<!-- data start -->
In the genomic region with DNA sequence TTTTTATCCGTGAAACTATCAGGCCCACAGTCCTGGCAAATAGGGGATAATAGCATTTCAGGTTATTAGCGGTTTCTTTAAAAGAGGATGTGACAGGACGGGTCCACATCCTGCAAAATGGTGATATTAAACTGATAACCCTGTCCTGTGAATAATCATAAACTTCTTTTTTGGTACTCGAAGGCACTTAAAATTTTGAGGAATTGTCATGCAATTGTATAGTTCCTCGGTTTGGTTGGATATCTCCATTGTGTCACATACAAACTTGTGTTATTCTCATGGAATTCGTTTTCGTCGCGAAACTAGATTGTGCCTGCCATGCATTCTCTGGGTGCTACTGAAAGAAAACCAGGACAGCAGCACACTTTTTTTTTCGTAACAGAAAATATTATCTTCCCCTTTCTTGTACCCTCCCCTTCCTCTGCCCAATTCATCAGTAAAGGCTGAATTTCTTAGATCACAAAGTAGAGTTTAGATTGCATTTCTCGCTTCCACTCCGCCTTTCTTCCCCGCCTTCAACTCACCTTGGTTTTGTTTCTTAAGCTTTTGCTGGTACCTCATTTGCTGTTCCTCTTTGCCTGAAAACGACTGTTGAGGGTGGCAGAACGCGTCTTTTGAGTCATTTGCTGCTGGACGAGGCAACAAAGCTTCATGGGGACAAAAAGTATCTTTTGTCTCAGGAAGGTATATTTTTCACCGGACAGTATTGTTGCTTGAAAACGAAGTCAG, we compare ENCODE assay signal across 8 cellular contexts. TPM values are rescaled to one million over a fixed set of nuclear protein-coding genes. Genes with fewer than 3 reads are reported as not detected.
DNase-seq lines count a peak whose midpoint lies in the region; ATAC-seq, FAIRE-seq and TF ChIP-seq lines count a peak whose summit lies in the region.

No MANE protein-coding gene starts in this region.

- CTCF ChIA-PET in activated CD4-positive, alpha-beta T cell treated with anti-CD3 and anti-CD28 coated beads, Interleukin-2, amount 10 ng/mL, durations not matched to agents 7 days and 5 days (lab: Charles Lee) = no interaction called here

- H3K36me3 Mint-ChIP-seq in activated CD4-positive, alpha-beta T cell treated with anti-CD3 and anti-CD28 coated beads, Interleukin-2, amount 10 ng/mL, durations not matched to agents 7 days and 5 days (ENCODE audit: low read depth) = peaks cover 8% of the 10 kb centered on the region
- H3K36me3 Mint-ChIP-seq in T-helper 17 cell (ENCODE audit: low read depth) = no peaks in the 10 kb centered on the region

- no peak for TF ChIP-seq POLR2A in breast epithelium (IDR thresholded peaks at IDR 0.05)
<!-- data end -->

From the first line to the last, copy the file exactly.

In the genomic region with DNA sequence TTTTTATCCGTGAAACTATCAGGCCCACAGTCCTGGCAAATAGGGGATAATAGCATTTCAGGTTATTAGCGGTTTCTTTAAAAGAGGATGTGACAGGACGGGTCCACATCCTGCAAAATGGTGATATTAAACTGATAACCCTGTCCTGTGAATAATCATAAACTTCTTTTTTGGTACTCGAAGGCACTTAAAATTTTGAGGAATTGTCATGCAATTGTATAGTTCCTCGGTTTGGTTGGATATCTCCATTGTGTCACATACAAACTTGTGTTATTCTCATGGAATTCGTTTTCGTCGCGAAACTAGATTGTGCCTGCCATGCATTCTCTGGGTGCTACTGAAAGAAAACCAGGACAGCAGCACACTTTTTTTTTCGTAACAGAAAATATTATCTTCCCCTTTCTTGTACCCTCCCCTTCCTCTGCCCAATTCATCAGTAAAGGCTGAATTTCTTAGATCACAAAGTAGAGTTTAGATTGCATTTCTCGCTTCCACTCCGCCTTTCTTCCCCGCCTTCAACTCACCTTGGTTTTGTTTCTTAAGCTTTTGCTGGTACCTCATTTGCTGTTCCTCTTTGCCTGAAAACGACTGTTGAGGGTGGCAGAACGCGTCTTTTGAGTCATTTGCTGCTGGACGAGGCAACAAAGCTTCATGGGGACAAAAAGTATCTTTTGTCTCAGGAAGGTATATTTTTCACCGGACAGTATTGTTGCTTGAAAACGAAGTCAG, we compare ENCODE assay signal across 8 cellular contexts. TPM values are rescaled to one million over a fixed set of nuclear protein-coding genes. Genes with fewer than 3 reads are reported as not detected.
DNase-seq lines count a peak whose midpoint lies in the region; ATAC-seq, FAIRE-seq and TF ChIP-seq lines count a peak whose summit lies in the region.

No MANE protein-coding gene starts in this region.

- CTCF ChIA-PET in activated CD4-positive, alpha-beta T cell treated with anti-CD3 and anti-CD28 coated beads, Interleukin-2, amount 10 ng/mL, durations not matched to agents 7 days and 5 days (lab: Charles Lee) = no interaction called here

- H3K36me3 Mint-ChIP-seq in activated CD4-positive, alpha-beta T cell treated with anti-CD3 and anti-CD28 coated beads, Interleukin-2, amount 10 ng/mL, durations not matched to agents 7 days and 5 days (ENCODE audit: low read depth) = peaks cover 8% of the 10 kb centered on the region
- H3K36me3 Mint-ChIP-seq in T-helper 17 cell (ENCODE audit: low read depth) = no peaks in the 10 kb centered on the region

- no peak for TF ChIP-seq POLR2A in breast epithelium (IDR thresholded peaks at IDR 0.05)